Since we have covered five out of six statements, we have 83% statement coverage (with three tests). What test would we need in order to cover statement 5, the one statement that we haven’t exercised yet? How about this one:

Test 1_4: X = 20, Y = 25

 

This time the value of Z is 70, so we will print ‘Large Z’ and we will have exercised all six of the statements, so now statement coverage = 100%. Notice that we measured coverage first, and then designed a test to cover the statement that we had not yet covered.

 

Note that Test 1_4 on its own is more effective which helps in achieving 100% statement coverage, than the first three tests together. Just taking Test 1_4 on its own is also more efficient than the set of four tests, since it has used only one test instead of four. Being more effective and more efficient is the mark of a good test technique.

 

What is Decision Coverage/Branch Coverage?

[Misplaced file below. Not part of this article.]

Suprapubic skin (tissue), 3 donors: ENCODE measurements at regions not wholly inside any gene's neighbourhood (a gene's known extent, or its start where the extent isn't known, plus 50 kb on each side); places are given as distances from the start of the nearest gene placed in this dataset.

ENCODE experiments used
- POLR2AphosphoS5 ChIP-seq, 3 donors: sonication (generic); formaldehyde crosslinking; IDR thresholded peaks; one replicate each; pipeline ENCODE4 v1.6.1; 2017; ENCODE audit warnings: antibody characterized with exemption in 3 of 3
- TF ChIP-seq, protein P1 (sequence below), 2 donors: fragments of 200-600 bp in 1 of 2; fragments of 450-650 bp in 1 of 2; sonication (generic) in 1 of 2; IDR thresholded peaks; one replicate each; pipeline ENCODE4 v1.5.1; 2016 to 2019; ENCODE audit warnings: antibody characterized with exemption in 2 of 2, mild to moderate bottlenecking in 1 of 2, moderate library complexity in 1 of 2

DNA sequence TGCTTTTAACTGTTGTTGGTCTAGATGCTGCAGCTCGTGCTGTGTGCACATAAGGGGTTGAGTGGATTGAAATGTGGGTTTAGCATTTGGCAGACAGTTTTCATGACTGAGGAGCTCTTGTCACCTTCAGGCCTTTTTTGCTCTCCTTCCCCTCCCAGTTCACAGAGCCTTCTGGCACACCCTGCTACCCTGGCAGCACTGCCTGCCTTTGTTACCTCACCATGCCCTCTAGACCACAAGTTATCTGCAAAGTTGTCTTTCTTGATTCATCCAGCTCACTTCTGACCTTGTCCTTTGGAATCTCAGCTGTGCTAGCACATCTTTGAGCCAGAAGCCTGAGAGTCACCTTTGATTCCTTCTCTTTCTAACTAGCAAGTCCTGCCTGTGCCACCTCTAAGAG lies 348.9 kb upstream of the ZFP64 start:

Decision Coverage is also known as Branch Coverage.

 

Whenever there are two or more possible exits from the statement like an IF statement, a DO-WHILE or a CASE statement it is known as decision because in all these statements there are two outcomes, either TRUE or FALSE.

 

With the loop control statement like DO-WHILE or IF statement the outcome is either TRUE or FALSE and decision coverage ensures that each outcome(i.e TRUE and FALSE) of control statement has been executed at least once.

 

Alternatively you can say that control statement IF has been evaluated both to TRUE and FALSE.

 

The formula to calculate decision coverage is: